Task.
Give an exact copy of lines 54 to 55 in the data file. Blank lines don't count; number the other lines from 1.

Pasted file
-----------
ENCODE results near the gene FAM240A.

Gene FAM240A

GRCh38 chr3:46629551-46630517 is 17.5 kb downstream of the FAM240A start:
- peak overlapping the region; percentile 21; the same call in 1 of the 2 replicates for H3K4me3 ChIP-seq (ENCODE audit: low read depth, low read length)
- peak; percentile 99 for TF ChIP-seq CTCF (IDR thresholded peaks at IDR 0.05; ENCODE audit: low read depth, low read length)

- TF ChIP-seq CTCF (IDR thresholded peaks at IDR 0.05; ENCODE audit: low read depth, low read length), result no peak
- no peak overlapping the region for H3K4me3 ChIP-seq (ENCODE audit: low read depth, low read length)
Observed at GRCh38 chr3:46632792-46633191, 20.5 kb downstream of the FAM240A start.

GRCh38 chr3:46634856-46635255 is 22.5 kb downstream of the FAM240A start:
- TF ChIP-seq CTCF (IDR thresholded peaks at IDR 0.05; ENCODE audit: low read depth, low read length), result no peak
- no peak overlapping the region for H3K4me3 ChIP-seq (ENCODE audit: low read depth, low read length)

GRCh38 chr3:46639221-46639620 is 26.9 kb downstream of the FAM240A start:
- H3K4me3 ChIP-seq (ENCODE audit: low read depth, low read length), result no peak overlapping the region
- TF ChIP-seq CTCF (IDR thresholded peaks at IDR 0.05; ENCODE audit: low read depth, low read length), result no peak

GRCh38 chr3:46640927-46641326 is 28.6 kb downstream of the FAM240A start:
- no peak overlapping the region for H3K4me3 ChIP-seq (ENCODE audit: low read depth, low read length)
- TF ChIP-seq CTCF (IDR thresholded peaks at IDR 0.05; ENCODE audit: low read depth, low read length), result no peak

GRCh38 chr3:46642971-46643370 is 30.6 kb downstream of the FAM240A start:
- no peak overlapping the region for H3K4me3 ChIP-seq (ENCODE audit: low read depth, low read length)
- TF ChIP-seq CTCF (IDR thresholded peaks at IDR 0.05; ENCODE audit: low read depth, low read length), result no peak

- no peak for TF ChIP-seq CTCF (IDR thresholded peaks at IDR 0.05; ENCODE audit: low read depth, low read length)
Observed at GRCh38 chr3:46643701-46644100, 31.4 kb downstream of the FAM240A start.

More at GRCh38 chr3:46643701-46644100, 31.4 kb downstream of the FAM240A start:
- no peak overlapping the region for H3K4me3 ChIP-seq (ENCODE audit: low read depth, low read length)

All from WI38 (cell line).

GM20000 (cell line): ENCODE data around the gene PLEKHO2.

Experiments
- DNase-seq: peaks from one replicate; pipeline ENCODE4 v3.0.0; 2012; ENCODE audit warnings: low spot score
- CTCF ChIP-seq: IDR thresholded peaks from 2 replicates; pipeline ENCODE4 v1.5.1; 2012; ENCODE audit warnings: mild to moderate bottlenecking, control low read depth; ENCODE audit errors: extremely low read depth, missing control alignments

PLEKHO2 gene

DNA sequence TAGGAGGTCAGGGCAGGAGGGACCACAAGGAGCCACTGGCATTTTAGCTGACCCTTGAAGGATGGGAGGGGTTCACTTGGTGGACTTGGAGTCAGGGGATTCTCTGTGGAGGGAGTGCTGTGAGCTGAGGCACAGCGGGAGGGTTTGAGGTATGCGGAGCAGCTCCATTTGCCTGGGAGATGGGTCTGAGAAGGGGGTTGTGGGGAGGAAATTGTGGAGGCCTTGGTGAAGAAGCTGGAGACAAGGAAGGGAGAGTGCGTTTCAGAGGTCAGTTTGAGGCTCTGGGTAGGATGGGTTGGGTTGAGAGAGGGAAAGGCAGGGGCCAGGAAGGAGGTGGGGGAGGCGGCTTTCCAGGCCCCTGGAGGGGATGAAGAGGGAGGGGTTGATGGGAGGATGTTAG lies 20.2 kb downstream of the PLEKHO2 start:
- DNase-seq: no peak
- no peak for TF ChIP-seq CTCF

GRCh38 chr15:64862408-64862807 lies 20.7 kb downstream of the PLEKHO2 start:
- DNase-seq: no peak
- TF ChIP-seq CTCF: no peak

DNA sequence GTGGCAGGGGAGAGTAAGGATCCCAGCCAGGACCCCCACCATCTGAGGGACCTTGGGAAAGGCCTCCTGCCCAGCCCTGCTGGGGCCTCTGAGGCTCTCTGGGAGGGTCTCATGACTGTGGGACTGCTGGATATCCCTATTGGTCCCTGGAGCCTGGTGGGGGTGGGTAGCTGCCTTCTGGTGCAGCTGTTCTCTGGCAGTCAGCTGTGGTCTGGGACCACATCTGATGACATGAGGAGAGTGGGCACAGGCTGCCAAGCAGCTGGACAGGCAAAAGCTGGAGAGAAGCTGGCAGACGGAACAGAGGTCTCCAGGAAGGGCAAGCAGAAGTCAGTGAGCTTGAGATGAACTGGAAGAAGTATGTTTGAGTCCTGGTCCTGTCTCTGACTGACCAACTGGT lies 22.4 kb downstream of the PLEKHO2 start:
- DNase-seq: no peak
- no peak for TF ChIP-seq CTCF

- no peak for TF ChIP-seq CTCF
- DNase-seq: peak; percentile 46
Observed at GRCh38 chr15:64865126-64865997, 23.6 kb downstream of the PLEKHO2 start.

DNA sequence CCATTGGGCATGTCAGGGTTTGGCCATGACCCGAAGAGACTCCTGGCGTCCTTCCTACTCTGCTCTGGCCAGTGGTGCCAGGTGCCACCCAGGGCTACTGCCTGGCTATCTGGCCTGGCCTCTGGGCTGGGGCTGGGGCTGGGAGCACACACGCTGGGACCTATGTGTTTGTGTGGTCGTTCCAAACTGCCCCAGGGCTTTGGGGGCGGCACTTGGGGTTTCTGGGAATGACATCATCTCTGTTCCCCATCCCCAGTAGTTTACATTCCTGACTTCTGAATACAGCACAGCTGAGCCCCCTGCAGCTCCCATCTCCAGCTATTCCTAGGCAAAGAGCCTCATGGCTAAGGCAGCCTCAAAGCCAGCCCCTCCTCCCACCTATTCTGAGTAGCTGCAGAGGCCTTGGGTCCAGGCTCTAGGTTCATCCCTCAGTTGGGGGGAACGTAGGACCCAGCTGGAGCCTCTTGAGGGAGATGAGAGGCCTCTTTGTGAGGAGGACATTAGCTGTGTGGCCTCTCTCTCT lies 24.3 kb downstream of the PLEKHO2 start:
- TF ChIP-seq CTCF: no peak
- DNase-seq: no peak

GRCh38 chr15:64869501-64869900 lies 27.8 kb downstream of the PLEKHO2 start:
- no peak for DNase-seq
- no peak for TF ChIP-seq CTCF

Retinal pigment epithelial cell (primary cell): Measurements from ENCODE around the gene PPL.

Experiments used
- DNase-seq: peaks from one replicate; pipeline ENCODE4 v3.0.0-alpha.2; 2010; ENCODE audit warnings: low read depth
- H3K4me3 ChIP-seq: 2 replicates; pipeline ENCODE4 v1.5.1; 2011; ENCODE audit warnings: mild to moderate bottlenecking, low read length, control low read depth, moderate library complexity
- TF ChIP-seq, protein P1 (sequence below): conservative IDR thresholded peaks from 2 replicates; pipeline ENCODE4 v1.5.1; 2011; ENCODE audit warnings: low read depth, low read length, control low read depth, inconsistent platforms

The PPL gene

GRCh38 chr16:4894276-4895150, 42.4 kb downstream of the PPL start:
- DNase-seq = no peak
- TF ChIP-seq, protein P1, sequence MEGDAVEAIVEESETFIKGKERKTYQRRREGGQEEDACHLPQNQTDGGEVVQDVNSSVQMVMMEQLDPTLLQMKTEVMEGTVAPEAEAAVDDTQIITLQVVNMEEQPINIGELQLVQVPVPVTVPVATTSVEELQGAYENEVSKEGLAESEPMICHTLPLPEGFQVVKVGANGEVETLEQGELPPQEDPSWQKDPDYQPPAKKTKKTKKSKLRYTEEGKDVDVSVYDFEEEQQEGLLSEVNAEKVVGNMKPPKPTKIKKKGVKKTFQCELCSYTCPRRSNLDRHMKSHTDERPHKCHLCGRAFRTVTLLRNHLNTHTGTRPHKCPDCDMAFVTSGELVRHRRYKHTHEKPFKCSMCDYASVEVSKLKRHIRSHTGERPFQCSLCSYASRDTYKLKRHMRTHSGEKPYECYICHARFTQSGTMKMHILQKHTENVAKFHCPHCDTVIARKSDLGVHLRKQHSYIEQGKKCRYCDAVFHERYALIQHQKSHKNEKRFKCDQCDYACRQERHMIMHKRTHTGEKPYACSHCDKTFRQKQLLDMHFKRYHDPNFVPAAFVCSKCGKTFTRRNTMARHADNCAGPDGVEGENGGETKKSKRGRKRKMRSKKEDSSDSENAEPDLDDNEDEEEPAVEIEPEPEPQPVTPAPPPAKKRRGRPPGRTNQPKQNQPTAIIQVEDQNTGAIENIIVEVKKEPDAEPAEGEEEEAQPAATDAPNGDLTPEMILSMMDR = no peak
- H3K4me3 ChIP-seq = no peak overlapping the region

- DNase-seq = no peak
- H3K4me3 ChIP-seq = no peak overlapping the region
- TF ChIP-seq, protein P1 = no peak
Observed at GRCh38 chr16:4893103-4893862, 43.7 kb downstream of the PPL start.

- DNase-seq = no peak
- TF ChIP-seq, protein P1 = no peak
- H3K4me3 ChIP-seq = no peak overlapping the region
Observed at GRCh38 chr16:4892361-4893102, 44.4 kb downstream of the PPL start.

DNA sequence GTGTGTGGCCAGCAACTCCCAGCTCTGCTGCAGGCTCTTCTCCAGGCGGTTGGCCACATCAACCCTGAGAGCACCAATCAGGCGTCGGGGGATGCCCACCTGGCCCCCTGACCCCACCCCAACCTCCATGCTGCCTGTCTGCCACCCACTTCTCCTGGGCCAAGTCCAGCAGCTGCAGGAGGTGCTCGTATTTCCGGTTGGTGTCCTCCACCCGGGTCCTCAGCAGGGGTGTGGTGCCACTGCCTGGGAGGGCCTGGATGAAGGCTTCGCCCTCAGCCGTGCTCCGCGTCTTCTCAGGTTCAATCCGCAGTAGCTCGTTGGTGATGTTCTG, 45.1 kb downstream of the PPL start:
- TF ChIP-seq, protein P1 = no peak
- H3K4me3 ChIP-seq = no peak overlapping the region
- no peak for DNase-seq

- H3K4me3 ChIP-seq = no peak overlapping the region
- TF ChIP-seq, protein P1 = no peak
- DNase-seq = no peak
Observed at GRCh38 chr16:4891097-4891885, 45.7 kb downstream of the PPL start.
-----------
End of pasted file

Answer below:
The PPL gene

GRCh38 chr16:4894276-4895150, 42.4 kb downstream of the PPL start: